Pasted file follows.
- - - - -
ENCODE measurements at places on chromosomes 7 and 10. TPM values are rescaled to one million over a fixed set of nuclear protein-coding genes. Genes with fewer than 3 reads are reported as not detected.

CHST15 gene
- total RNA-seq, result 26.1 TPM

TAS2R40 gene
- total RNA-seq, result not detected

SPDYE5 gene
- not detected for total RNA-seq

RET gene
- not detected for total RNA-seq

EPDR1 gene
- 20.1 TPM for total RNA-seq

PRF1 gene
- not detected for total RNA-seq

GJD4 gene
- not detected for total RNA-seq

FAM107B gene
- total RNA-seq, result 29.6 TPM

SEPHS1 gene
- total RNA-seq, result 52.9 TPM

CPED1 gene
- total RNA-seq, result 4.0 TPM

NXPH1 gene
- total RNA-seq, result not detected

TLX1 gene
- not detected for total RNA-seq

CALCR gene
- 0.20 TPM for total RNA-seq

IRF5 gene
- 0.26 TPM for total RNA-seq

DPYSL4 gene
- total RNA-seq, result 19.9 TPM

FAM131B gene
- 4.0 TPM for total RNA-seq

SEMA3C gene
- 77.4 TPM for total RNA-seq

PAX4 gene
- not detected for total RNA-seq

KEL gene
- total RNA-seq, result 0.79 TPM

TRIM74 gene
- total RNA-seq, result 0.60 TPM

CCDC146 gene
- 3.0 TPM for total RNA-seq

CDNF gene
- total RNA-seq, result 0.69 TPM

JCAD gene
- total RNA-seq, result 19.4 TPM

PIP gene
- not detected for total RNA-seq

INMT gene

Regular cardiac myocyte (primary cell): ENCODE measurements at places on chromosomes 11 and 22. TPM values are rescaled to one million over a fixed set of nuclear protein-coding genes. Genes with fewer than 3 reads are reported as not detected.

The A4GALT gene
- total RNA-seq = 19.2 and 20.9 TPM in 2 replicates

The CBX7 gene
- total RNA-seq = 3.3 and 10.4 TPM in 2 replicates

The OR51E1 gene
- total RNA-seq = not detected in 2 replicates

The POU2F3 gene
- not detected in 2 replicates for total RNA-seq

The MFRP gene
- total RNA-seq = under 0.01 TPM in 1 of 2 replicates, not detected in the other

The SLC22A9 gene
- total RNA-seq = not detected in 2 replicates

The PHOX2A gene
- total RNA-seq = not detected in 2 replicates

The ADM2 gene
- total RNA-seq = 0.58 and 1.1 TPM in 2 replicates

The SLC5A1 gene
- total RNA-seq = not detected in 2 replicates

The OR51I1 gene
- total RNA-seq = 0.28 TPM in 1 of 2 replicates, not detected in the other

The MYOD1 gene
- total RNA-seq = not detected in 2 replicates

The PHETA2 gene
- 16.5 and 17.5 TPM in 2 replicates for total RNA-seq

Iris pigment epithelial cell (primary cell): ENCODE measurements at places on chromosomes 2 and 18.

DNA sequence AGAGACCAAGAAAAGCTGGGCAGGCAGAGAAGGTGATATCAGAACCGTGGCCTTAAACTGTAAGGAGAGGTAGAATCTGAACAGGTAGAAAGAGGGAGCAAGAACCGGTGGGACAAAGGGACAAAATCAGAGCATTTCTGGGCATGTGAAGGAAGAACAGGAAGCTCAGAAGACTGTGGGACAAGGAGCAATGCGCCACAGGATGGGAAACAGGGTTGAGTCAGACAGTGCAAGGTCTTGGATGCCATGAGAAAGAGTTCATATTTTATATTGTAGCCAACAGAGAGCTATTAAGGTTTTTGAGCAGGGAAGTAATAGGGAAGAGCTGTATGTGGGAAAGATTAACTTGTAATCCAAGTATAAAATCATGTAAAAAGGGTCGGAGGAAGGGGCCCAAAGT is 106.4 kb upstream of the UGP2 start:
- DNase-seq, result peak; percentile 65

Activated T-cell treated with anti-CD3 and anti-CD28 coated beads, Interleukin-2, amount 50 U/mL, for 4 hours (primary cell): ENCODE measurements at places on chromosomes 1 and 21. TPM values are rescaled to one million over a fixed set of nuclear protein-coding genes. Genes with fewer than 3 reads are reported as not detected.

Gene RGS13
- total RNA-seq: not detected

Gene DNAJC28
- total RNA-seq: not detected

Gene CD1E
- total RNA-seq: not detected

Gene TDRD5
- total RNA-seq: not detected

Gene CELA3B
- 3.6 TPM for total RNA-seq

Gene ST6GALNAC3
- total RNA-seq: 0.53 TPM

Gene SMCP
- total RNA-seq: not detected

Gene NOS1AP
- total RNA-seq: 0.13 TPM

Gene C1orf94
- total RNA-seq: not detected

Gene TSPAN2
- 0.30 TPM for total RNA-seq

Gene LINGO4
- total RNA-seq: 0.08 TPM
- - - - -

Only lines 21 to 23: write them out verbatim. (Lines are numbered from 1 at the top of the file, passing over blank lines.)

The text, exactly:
- total RNA-seq, result 4.0 TPM

NXPH1 gene
- total RNA-seq, result not detected